But natural burials are harder to pull off in urban areas, where space is limited. Spade asked herself the question: what is an equivalent to natural burial for city-dwelling humans? She created the nonprofit organisation, the Urban Death Project, to further explore how to speed up the decomposition process and create an option possible in densely populated areas. After working with scientists, engineers, and funeral directors, Spade and professor Cheryl Johnston at Western Carolina University successfully composted their first person in 2015.
The next big hurdle was getting legislators to buy into natural organic reduction, since, at the time, human composting wasn’t legal anywhere in the U.S. Spade brought soil that was once a cow’s body to meetings with legislators, letting them hold and smell it. The goal was to ease worries that this form of body disposition was gross or gruesome.
“When people have the ick reaction, which is definitely something I’ve seen, I invite them to think deeply about cremation and conventional burial,” Spade said. “Because I think the ick reaction is often to the idea of a dead body doing anything, rather than to [human] composting specifically.”
Her lobbying worked. In 2019, Washington, where Spade lives, became the first state to legalise the process.
However, the legal hurdles were just the beginning of building support. Would people really take to composting, when cremation and burial have been the dominant after-death options for decades? Spade and her associates believe that natural organic reduction’s big draw will be its relatively light impact on the environment, compared to cremation and burial. Just like composting anything else, decomposing a body requires oxygen, nitrogen, and carbon, as well as heat and time, to transform remains into nutrient-rich compost. At Recompose, this process takes between five and seven weeks when the conditions are exactly right. Even teeth and bones eventually break down, though there is a stage at which the bones are removed, pulverised as they are in cremation, and returned to the soil to finish decomposition. This process is much speedier than natural burials, where the body takes years to decompose completely.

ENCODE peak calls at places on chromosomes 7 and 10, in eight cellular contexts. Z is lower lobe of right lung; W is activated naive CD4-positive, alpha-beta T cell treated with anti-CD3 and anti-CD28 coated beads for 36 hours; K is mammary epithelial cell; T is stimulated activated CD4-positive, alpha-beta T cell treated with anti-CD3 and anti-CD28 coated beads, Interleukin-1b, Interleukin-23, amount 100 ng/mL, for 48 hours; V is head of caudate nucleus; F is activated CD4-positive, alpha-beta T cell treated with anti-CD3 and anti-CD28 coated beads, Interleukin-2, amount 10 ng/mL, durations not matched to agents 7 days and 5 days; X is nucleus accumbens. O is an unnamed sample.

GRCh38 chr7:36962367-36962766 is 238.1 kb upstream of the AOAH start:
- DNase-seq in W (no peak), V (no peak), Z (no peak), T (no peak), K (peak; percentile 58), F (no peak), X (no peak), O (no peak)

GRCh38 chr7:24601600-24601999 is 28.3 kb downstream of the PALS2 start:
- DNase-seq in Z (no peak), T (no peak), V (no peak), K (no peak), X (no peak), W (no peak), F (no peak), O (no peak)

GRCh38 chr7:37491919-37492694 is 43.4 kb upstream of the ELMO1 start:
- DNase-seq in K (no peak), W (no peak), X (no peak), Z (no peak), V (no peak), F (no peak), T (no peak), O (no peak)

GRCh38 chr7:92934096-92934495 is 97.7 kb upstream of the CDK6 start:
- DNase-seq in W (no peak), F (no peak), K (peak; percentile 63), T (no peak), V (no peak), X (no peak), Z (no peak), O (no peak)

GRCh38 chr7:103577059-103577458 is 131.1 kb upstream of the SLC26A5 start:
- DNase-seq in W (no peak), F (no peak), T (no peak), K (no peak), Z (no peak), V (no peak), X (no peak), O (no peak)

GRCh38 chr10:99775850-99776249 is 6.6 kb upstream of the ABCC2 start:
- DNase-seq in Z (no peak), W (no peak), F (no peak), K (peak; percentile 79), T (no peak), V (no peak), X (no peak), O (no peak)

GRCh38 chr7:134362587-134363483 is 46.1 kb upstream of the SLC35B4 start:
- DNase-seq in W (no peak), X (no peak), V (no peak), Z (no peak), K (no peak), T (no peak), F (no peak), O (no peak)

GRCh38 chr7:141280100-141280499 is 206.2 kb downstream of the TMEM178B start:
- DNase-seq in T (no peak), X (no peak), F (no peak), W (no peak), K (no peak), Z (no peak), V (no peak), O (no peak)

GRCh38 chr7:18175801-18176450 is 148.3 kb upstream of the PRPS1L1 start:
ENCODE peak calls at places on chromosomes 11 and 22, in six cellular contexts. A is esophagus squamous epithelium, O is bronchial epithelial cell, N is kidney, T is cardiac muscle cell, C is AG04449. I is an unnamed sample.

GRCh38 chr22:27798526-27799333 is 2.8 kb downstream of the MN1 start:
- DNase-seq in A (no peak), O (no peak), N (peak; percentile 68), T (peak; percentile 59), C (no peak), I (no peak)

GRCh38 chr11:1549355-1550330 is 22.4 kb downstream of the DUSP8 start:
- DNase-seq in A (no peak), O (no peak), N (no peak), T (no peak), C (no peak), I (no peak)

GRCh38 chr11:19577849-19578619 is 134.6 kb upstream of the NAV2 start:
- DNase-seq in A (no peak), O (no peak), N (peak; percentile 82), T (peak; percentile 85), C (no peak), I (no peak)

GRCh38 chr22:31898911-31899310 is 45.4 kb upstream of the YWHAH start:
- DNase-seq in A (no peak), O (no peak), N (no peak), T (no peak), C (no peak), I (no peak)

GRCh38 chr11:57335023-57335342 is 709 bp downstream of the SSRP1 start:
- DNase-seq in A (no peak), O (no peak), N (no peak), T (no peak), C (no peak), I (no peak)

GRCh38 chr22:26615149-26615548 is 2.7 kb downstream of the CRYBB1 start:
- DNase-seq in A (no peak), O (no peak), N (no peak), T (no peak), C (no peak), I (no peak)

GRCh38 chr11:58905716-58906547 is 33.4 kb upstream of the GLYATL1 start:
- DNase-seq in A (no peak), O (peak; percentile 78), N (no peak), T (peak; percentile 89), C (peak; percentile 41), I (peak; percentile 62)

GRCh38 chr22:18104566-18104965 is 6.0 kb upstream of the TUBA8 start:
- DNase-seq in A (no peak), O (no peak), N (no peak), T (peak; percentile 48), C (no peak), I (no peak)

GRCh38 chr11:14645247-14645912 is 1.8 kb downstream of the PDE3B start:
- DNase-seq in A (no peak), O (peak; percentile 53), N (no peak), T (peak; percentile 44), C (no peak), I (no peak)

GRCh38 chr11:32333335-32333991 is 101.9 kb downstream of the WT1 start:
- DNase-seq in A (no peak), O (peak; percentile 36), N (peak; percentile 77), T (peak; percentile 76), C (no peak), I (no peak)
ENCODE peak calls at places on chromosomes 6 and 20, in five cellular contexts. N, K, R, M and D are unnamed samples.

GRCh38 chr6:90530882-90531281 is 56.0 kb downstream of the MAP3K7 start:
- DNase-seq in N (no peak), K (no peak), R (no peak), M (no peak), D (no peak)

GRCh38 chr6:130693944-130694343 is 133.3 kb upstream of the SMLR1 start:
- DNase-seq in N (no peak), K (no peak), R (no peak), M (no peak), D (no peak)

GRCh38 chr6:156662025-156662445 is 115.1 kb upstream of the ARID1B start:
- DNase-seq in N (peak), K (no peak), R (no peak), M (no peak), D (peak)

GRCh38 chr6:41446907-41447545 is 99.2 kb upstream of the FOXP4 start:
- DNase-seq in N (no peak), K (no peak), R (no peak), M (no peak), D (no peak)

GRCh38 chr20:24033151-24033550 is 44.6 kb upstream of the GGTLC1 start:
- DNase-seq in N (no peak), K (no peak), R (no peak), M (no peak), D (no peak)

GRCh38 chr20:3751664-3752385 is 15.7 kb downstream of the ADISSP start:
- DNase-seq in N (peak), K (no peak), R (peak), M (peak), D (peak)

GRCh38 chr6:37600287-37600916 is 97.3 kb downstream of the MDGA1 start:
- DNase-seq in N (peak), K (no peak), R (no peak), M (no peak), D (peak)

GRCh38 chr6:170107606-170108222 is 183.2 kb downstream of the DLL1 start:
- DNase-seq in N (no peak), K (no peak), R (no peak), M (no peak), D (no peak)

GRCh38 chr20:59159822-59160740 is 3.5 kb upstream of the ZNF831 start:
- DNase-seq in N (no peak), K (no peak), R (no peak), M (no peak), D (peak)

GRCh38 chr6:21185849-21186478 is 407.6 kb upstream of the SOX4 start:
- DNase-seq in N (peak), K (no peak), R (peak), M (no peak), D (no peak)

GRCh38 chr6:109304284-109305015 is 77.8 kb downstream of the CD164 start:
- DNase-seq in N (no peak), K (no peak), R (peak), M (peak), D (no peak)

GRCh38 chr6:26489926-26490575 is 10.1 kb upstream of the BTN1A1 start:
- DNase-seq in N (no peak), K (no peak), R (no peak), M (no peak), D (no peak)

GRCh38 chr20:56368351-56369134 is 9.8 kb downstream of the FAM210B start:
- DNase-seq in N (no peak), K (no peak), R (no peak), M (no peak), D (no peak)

Meanwhile, traditional burials utilise embalming fluids and cement grave liners, which disrupt the process of decomposition by design. The energy needed to make and transport these elements also causes environmental harm, and cemetery plots need to be tended to in perpetuity. Cremation’s impact comes from the fuel needed to heat a crematory to 1,800 degrees Fahrenheit for two hours. Grave markers like headstones have environmental impact, too. The heavy stones are extracted from the earth, transported up to hundreds of miles to a plot, only to disrupt the new ecosystem of the cemetery they are placed in.
Years before Recompose opened, Spade teamed up with Troy Hottle, who has a PhD in sustainable engineering, to calculate the environmental impacts of human composting. Using existing funeral data, Hottle found that it reduced almost a thousand kilograms of carbon dioxide per body, compared to the baseline of cremation and conventional burial, which were about the same. Hottle says the most environmentally friendly death care option depends on where you live and how the land is used around you.
The New York State Catholic Conference is opposed to natural organic reduction as a practice, because they believe that composting people does not meet their religious standard for funeral care.
“The process of composting is associated with the sustainable disposition of organic household or agricultural waste to be repurposed as fertiliser for gardens or crops,” wrote Dennis Poust, executive director of the NYS Catholic Conference, in a statement released after Gov. Hochul signed the bill legalizing the practice. “But human bodies are not household waste; they are vessels of the soul.”
The New York State Funeral Directors Association (NYSFDA) opposed the bill in its original form for another reason entirely. The statewide trade group disagrees with the bill’s stipulation that human composting could only take place in non-profit cemeteries, which funeral directors cannot own or operate in NY state.